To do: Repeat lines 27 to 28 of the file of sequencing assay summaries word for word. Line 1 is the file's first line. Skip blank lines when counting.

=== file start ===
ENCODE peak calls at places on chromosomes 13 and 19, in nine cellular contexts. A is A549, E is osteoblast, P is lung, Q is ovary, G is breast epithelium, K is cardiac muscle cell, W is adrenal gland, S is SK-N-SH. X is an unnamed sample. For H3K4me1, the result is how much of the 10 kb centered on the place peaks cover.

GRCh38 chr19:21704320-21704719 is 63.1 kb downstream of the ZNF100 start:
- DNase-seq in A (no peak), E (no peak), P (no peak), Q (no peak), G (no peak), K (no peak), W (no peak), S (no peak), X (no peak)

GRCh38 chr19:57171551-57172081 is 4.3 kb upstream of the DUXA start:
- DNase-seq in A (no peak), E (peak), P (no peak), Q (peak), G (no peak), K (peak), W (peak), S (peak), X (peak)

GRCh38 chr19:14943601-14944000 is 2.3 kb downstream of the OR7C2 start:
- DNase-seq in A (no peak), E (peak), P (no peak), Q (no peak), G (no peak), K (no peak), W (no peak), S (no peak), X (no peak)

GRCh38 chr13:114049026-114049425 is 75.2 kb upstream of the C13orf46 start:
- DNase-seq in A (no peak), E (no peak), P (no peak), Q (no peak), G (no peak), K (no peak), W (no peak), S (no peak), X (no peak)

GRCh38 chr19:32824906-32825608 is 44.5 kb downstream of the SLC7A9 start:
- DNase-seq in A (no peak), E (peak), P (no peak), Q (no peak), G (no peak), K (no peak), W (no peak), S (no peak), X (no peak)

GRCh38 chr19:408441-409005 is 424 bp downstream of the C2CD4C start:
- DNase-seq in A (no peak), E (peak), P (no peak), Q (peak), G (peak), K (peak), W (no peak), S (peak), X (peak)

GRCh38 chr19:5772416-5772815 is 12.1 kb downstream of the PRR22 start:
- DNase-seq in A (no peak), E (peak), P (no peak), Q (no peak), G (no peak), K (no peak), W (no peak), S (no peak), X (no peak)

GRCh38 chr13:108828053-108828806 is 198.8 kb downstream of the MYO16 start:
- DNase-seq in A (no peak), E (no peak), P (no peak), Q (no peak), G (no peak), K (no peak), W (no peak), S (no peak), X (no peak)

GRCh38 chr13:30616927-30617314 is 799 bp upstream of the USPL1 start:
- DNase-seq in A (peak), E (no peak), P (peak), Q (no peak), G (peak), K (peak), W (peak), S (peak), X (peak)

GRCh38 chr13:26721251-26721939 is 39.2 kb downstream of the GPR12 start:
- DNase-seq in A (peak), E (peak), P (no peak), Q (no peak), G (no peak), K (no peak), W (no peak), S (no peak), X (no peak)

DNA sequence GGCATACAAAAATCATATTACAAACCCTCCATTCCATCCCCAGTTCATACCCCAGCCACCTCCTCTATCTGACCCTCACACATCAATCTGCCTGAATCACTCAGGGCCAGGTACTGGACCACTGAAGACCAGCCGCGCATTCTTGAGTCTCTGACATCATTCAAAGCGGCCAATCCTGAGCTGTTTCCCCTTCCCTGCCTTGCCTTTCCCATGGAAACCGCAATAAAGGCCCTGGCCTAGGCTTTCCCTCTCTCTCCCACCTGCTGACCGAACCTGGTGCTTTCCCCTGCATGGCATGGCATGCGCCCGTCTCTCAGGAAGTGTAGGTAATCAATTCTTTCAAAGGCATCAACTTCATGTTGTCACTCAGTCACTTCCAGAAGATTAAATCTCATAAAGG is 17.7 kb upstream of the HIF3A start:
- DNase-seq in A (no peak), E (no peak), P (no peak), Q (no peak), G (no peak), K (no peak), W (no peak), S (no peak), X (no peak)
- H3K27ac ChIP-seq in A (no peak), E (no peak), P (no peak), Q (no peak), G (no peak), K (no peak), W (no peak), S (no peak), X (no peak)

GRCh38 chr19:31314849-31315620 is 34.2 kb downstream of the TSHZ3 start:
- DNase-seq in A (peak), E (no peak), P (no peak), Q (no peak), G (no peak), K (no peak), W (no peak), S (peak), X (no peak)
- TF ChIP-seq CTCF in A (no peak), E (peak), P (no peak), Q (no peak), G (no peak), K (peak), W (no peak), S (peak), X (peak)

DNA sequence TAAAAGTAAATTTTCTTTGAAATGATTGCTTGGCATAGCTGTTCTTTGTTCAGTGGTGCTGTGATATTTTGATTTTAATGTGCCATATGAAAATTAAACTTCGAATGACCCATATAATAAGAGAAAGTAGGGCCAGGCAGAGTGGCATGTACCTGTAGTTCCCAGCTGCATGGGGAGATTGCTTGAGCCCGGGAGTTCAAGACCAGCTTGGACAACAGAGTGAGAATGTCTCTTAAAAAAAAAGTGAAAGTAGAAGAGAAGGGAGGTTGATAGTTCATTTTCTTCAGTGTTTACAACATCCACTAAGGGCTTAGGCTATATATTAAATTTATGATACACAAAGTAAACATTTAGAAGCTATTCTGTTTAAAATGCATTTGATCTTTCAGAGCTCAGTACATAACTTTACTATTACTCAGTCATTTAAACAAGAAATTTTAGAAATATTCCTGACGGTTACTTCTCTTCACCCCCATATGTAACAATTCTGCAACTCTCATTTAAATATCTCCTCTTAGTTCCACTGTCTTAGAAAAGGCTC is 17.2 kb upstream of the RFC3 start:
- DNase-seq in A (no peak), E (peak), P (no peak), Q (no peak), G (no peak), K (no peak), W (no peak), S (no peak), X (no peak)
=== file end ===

- TF ChIP-seq CTCF in A (no peak), E (peak), P (no peak), Q (no peak), G (no peak), K (peak), W (no peak), S (peak), X (peak)

DNA sequence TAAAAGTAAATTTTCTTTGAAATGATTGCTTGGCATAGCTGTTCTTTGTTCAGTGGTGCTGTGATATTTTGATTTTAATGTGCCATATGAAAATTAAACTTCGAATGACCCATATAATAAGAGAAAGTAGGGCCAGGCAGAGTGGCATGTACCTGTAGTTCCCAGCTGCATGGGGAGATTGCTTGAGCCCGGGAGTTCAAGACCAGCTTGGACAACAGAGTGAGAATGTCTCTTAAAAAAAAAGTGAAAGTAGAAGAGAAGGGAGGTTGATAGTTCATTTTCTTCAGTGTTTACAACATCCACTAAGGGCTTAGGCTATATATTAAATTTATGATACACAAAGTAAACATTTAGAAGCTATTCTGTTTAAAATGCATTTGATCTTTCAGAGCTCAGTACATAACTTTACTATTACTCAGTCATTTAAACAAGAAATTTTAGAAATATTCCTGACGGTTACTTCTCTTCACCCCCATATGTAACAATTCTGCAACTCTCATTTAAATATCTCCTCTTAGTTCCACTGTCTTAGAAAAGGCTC is 17.2 kb upstream of the RFC3 start: